Tetherball Tests New RFID Mobile Marketing Platform

Tetherball, a mobile solutions company specializing in “mobile loyalty and rewards,” is testing a new RFID mobile marketing platform with Dairy Queen in the US that aims to combine mobile coupon solutions with location-based marketing and customer loyalty- all in one integrated platform.   Tetherball’s...

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Tetherball, a mobile solutions company specializing in “mobile loyalty and rewards,” is testing a new RFID mobile marketing platform with Dairy Queen in the US that aims to combine mobile coupon solutions with location-based marketing and customer loyalty- all in one integrated platform.  

Tetherball’s approach aims at helping clients “tether” their brand to target audiences by identifying what their customers want and delivering mobile campaigns that interact with permission-based mobile coupons, mobile rewards, mobile sweepstakes and mobile notifications.  The new RFID platform works by integrating traditional marketing methods, such as in-store advertising, in hopes that customers are engaged to sign up for mobile loyalty rewards programs offering promotional discounts.  Upon joining, customers are given a “Tetherball Tag,” a tiny RFID chip that is affixed to their mobile phones, which uniquely identifies them through Tetherball’s platform.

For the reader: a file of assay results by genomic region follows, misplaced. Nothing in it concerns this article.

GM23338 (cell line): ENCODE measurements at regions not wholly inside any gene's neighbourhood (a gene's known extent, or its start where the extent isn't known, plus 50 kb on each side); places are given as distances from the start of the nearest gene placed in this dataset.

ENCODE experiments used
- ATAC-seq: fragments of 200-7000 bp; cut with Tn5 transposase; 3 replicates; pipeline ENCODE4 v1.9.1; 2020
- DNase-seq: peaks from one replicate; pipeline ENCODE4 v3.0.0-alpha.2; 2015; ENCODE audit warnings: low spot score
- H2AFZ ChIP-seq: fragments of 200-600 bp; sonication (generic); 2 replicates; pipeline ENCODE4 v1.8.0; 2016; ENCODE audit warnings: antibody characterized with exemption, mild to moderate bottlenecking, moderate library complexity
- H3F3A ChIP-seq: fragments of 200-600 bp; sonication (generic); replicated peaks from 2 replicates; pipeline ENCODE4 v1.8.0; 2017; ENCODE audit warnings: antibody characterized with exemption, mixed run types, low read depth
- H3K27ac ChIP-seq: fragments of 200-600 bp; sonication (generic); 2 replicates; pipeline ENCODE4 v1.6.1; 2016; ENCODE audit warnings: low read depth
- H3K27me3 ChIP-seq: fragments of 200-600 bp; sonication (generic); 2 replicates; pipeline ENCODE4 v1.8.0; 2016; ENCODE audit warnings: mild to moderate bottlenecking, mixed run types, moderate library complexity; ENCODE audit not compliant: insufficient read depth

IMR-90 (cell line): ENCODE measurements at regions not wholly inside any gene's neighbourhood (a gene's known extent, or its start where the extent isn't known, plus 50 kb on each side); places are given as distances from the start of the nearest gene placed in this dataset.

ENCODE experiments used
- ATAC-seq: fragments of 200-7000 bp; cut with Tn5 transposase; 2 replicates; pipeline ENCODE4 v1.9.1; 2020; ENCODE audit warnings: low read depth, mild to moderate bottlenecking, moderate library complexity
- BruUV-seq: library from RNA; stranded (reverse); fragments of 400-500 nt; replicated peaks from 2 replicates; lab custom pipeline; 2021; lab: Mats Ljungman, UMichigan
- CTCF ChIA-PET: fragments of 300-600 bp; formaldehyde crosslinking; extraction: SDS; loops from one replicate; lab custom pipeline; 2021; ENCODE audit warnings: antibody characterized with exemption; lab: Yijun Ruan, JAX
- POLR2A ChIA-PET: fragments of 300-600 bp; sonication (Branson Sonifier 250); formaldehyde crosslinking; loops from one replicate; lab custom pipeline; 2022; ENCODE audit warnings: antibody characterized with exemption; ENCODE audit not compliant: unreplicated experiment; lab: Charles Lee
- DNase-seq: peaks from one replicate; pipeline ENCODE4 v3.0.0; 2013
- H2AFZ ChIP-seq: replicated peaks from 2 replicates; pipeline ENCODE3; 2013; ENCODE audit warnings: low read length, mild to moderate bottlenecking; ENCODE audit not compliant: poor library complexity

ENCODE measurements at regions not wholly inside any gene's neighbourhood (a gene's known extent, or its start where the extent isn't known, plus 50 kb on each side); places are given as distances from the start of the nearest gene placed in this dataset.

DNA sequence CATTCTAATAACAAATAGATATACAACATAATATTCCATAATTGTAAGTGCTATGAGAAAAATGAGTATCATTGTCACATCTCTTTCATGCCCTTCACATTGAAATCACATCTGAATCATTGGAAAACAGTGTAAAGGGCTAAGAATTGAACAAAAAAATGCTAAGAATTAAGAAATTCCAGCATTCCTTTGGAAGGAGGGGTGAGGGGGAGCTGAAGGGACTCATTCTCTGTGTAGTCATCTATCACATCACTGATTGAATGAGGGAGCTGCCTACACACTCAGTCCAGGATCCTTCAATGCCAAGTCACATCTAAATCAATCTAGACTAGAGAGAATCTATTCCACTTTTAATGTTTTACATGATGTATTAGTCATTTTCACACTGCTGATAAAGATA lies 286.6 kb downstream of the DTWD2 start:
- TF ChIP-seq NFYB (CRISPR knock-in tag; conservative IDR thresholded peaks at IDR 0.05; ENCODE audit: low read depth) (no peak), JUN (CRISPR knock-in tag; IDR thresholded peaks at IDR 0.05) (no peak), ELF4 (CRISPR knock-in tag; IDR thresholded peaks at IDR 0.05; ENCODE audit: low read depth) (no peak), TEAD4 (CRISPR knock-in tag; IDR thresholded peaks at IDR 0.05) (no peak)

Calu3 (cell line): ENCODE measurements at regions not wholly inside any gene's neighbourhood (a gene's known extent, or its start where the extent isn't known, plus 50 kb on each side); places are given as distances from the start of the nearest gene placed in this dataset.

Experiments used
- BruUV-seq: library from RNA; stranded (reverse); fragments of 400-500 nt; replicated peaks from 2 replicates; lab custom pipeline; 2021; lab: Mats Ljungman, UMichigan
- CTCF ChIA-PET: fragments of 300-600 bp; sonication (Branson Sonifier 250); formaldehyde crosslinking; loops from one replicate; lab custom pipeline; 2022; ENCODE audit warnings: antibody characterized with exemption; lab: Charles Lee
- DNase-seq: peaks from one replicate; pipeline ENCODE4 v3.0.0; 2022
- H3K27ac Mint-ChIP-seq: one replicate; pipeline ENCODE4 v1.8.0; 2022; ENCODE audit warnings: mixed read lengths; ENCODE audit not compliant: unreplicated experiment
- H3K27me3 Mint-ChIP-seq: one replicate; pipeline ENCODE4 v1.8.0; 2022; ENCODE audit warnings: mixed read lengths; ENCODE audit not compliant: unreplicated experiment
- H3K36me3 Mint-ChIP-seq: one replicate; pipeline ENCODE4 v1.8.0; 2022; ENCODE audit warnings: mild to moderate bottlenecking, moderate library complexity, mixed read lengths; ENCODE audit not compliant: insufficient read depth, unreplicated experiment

Tetherball clients are then able to send offers to their customers via standard text messaging.  Offers are redeemed electronically using existing in-store RFID point-of-sale terminals or stand-alone RFID kiosks provided by Tetherball.  The greatest asset of the platform is the fact that the RFID-based solution works on any mobile phone and allows clients to measure the performance of their campaigns via real time validation and reporting.
The only problem I see, is the fact that users must attach an RFID chip to their mobile devices.  This is something that most users won’t want to take the time to do, and seems completely unnecessary for a simple customer loyalty solution.  The idea is good, and the benefits for the client are apparent, it just seems there’s to much infrastructure required.  Mobile campaigns work the best when the end-user doesn’t have to do much.  The theory of RFID is good, it just doesn’t make sense in this context, yet.
 
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